We all know that our young people are struggling. I am a counsellor in a sixth-form college and I work with young people at a point of transition in their lives. They’re trying to get by: making big decisions that they know will impact upon their futures; some with little or no support from home; some managing situations that would challenge the resilience of the highest functioning adults; some dealing with surprisingly long-term low mood and anxiety for such young people and some with emerging mental health difficulties that are new and frightening.

As I meet with my clients for the week, I reflect on the proposals for the new Mental Teams and try to picture them here. The proposal is to upskill existing staff, no need for a clinical training, the paper grandly asserts the similarity in outcomes for interventions by clinical and non-clinical staff. I leaf through the paper looking for a citation to back up such a bold statement – I find nothing. I’m incredulous that a mainstay of the proposal – the staff to deliver the interventions - do not have more explicit research to back up their inclusion? I have spent many years in training and value every minute. I teach an evening class in counselling skills at an FE college, we have a varied selection of students, many from professional backgrounds such as teaching, all of whom need to work on their skills and aptitude before they’d be safe to work with clients. Like many other counsellors in colleges, I spend a significant amount of time undoing the damage done by well-meaning but ill-informed interventions conducted in schools. I believe that something is not always better than nothing.

The paper proposes in-house interventions for students with mild to moderate anxiety and depression. I think about how simple this sounds and how unusual it is for me to work with someone whose needs are simple and straightforward. My first client is a young man who was referred for anxiety. He had a panic attack in a mock exam and although highly performing on his programme, flunked the exam and his teachers are worried. What would the intervention be? The paper gives no details and I wonder if it would simply focus on the panic attack and anxiety or if there would be room for wider exploration?

In the space that I am able to give him he discloses that his brother and uncle have schizophrenia and he speaks of his worry about his possible genetic heritage. I wonder if he presented to the teacher/mental health team worker how he would be assessed and who would do it? Who would deem him suitable for the intervention and match him with the staff member? My client goes on to tell me that he hears voices and they frighten him, he sometimes self-medicates with cannabis and we consider together whether it might be the cannabis that causes the voices or the voices that make him smoke. We talk about when the voices occur and whether it is when he is under particular stress. He wants to be a doctor and I wonder if he were not speaking to me but with a team member with a dual role whether he would disclose what he has with me? With the person who is to write his UCAS reference? I doubt it. I wonder how a teacher or tutor will manage the boundaries of being a therapist as well? Under the oversight of a senior manager who is unlikely to have any experience as a mental health practitioner? I feel concerned. It takes a while to work towards a referral to CAMHS that my student will agree to and engage with. He is very frightened but agrees to it and I believe that it is testament to our therapeutic relationship and the flexibility that I have been able to show him, that I have gained his consent.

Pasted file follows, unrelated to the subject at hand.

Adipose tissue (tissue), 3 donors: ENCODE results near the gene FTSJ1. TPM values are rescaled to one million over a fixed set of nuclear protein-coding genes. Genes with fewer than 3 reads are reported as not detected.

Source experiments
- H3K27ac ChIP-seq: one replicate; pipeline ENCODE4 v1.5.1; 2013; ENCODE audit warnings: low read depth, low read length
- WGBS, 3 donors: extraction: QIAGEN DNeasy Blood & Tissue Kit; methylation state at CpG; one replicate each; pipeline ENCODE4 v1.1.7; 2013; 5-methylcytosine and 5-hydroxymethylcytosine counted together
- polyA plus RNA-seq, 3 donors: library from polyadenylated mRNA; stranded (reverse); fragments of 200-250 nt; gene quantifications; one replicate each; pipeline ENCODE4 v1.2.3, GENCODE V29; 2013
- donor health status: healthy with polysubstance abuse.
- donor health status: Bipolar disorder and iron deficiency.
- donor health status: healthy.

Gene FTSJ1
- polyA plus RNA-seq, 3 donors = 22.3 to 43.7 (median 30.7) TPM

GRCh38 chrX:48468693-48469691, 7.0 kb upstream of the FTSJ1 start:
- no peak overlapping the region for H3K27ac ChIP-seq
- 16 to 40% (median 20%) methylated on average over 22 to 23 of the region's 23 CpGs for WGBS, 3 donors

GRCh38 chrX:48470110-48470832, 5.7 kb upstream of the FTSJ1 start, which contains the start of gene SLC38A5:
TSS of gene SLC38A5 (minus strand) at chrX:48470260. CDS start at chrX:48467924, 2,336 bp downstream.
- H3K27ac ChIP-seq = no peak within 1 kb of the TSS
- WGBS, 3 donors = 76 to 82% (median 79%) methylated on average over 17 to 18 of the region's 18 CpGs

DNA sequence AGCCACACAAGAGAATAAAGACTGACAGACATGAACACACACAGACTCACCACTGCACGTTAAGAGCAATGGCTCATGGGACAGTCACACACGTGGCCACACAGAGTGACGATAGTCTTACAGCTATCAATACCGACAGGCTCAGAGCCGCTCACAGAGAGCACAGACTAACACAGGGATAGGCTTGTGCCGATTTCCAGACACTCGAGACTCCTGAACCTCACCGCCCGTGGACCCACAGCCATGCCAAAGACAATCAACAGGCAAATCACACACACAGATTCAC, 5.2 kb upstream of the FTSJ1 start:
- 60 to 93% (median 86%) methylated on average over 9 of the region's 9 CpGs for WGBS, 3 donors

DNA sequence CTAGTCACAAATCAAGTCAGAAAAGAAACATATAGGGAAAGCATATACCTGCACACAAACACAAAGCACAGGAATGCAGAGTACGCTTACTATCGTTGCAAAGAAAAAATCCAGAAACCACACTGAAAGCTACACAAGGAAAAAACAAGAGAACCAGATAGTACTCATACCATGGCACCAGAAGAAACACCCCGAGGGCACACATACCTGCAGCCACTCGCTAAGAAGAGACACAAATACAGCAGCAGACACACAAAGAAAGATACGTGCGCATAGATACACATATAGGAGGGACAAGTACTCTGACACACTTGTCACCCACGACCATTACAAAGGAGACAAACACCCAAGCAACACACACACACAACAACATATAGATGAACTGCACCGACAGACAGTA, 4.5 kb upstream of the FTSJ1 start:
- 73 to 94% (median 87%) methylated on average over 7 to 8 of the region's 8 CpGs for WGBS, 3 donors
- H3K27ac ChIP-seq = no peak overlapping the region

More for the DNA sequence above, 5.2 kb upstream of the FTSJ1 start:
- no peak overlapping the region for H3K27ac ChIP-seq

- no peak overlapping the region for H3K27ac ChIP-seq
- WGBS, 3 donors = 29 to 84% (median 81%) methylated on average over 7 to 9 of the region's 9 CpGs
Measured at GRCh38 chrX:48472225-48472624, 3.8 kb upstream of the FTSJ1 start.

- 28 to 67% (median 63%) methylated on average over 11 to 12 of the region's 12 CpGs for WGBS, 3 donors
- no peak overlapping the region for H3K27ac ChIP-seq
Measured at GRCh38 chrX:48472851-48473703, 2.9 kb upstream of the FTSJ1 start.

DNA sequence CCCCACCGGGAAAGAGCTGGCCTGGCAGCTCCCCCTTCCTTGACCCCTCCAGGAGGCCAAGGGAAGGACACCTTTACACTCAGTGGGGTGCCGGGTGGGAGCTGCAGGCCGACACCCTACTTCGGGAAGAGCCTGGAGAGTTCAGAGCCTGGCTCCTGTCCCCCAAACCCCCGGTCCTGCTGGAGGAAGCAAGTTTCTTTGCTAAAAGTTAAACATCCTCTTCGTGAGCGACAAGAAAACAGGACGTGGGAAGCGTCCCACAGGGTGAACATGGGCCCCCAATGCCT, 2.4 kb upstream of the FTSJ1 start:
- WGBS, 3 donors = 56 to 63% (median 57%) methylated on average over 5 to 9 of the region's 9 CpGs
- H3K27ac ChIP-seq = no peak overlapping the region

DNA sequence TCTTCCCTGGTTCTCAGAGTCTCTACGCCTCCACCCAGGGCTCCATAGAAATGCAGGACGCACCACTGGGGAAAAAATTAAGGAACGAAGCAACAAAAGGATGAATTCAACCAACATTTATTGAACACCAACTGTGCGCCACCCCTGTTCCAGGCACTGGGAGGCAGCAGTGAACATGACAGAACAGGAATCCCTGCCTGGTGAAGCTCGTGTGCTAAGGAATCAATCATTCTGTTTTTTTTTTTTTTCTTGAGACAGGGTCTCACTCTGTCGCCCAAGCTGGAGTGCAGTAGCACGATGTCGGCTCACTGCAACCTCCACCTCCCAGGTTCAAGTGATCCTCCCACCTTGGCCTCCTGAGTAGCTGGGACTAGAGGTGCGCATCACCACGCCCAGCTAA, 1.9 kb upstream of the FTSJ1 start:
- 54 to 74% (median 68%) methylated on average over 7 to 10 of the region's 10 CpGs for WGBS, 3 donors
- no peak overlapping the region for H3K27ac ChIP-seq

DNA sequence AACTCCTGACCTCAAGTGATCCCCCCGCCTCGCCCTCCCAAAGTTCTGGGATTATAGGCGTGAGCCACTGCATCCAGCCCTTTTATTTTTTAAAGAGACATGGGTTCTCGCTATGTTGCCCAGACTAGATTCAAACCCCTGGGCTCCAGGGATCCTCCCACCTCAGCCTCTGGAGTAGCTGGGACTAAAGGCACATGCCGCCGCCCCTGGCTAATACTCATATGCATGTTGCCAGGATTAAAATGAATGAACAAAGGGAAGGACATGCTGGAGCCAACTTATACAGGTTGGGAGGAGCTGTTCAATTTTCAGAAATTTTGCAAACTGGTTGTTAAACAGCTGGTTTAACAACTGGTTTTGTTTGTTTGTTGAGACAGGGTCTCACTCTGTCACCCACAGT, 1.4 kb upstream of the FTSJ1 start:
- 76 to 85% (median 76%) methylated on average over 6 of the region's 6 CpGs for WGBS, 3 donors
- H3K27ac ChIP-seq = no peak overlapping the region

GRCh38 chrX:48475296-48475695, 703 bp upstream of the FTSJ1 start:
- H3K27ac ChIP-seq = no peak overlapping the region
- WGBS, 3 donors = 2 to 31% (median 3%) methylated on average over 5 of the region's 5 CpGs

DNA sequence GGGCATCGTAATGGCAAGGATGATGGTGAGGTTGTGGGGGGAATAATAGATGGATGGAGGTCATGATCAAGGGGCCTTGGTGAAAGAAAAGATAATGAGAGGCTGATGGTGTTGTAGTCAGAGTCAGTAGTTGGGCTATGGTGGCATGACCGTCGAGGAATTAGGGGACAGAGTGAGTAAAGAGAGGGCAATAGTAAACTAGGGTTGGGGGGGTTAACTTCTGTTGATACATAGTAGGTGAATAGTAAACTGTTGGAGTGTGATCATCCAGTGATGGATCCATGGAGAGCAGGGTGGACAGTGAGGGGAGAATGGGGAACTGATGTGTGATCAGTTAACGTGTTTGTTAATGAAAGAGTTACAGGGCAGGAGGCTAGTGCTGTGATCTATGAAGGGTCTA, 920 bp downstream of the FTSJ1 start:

Before I leave that day I need to meet with a tutor to discuss another student. We compare diaries and find that it’s well over a week until we are both free. Hear parents are coming in and we need to find a room in college for a private meeting, we’re in luck, unusually there is a room available. I wonder how our mental health team would cope? Where would they see the students for their interventions? Most staff rooms are busy places and not suitable for a private one-to-ones. Most groups have several students who would fall into the mild to moderate anxiety or depression category. When will the teachers with their overstretched timetables have the time to see them individually? I don’t think that the authors of the report have worked in a college, at least, not one like mine. I believe that our young people deserve qualified professionals to work with them.

Want to have your say?

There are a range of ways you can get involved in the consultation process, including:

  • writing to your local MP through bacp.e-activist.com (this link will take you to an external site)
  • responding to the government consultation
  • engaging in the debate on social media #CYPGreenPaper2018

See earlier posts


If you want to get in touch, please email: cypgreenpaper@bacp.co.uk